Form Of Judgment

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Most of the time, litigators who are pursuing a debtor are concerned enough about just getting a judgment against the debtor, without worrying too much what that judgment looks like. The form of a judgment can, however, have dramatic implications for post-judgment enforcement activity. Follows are some helpful hints.

First, if you state has a standard form to be used for a judgment, attempt to use that form first before drafting your own from scratch. The reason is that a good deal of post-judgment activity involves the clerk and the sheriff, and using a standard form judgment makes it easier for them in determining what they need to do. By contrast, a long and complicated judgment form might languish for weeks in the clerk's or sheriff's office as somebody finds the time to decipher it.

Second, if you have to draft your own judgment, then follow the KISS principle -- Keep It Simple, Stupid. Too many judgments are overly complex and, while it may makes sense for counsel who have lived with the case for several years, makes little immediate sense to those approaching it for the first time. Again, much of the time in post-judgment enforcement, you'll be dealing with the clerk's and sheriff's offices, and generally they have no Professor Kingsfield to explain the judgment to them. Short, clear, and concise is how to draft a judgment if you want it enforced without problems arising from the language of the judgment.

Third, make sure that it is crystal clear what amount of the judgment is attributable to each debtor, and if there is joint and several liability. Debtor's counsel often gum up the works by showing that there is an ambiguity in the judgment as to who is responsible for what, or for how much, thus requiring the creditor to go back into court and amend the judgment, which can take some months depending on the court's docket.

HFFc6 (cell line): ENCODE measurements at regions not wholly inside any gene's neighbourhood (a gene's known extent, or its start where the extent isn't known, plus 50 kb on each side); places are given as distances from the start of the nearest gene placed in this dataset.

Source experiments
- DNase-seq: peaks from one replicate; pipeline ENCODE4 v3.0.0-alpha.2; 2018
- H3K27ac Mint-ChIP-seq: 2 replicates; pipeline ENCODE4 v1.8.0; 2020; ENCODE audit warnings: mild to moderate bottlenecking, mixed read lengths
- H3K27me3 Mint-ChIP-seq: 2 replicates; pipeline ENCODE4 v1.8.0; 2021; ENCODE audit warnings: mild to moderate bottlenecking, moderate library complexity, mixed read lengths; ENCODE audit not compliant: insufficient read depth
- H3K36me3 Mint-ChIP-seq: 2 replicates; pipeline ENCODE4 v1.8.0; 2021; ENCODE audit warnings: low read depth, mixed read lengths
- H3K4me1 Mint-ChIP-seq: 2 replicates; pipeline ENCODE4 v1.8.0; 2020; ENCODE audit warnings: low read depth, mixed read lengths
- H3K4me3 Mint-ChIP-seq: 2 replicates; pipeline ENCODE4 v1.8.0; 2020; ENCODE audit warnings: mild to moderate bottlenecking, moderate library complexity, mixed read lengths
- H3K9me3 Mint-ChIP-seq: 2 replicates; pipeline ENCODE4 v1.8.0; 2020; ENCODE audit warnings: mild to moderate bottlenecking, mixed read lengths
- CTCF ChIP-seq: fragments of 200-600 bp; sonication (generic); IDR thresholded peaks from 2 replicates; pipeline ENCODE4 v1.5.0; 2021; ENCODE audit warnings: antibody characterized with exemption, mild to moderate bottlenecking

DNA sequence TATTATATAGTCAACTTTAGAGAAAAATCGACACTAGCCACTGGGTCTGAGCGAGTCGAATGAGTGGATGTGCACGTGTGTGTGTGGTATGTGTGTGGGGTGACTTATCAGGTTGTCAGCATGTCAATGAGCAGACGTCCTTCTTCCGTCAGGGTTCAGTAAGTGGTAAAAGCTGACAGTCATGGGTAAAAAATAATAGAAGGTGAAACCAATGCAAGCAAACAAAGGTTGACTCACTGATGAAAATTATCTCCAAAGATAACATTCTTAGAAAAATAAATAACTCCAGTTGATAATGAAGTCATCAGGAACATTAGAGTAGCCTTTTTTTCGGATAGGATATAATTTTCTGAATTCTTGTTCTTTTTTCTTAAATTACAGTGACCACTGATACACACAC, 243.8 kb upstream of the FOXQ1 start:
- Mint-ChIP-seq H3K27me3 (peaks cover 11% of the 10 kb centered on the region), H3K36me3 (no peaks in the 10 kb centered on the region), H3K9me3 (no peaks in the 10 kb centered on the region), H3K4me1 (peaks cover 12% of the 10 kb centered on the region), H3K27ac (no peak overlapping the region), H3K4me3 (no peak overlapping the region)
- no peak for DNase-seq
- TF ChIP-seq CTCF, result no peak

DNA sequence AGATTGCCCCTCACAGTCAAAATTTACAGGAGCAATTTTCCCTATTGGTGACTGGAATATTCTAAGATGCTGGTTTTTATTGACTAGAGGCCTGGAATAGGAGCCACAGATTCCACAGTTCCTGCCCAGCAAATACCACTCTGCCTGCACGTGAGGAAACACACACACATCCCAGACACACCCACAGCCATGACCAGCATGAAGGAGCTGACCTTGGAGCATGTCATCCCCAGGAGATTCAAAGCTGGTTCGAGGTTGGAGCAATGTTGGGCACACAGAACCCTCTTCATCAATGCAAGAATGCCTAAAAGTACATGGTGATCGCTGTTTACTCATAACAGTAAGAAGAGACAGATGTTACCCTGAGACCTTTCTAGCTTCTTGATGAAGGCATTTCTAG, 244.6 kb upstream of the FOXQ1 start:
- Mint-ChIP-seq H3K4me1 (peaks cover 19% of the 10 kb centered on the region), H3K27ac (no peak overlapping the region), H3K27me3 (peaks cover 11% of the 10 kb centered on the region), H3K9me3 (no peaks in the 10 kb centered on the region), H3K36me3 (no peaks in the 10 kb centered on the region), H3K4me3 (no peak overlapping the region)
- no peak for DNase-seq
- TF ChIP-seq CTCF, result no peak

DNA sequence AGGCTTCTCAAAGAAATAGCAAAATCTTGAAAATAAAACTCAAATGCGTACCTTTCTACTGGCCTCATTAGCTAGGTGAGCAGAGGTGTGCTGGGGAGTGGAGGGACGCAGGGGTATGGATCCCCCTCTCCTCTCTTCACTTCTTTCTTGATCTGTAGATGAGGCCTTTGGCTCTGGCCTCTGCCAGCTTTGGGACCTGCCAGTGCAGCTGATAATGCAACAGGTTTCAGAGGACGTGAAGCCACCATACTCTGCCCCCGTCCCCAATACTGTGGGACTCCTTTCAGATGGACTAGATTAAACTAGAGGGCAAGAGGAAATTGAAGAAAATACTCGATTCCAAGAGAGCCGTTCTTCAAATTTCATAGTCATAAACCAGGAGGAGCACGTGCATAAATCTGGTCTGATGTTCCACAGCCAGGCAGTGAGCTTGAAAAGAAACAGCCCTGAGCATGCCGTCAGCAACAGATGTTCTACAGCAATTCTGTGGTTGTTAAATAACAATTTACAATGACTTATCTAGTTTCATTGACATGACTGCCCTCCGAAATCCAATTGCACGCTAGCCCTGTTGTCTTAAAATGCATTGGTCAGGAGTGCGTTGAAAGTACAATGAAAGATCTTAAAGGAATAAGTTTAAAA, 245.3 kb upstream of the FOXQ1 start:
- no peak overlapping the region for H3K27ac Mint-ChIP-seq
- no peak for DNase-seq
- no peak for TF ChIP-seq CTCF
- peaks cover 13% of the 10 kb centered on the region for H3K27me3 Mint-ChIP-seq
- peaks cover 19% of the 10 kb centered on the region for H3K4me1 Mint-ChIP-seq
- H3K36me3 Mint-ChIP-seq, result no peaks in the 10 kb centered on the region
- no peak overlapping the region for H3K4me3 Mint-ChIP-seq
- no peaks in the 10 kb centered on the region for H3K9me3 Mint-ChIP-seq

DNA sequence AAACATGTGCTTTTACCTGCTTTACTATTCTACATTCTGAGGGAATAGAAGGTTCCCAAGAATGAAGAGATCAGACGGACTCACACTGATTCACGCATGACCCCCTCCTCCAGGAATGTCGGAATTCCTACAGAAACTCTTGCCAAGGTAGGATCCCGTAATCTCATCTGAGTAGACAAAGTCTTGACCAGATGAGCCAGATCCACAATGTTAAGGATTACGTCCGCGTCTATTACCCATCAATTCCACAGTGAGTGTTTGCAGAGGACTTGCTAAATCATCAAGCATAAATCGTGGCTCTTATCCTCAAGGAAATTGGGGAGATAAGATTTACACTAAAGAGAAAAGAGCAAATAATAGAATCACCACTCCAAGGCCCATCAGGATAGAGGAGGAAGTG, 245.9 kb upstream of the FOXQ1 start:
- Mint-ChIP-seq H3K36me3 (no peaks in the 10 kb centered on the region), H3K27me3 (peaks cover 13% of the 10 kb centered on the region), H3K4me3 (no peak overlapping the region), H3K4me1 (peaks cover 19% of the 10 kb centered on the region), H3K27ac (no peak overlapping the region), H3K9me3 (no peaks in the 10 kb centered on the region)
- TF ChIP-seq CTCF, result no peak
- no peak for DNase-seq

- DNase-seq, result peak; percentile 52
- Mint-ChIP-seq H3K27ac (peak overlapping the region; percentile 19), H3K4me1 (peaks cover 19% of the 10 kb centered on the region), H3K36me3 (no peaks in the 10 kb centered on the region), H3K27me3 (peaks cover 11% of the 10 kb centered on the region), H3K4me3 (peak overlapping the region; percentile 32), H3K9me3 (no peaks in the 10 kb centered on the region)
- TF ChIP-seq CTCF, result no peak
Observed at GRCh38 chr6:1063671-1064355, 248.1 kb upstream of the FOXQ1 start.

Fourth, if there is an initial judgment for liability, and then other things are added later, such as attorney's fees and costs, etc., consider going back into court for a "Final Amended Judgment" that rolls everything together into a single document.

Fifth, if you are in a community property state, try to get the court to specify that the judgment is also against the community of the debtor and spouse (or both if they are joint debtors). While the community property should be liable for the debt anyway, this can help in certain situations, such as dealing with the sheriff's office or if you have to domesticate the judgment in another state.

Sixth, have a process server personally serve the judgment on each debtor. Occasionally, a debtor will argue that "my attorney never told me that a judgment was entered against me", and sometimes a particular bench officer will have a weak moment, buy into this argument, and give the debtor a chance to argue that the judgment is somehow invalid (these attempts almost work, but they do cause delays). If there is a Proof of Service in the file that says that on January 16, the process server slapped the debtor upside the head with the judgment, you can avoid that particular charade. This is a must if you are dealing with a default judgment, since the debtor will inevitably feign ignorance of the judgment altogether.

Suffice it to say that much of this is simply common sense, but take if you are drafting a judgment, think ahead to post-judgment enforcement and how the judgment should be look for that purpose.

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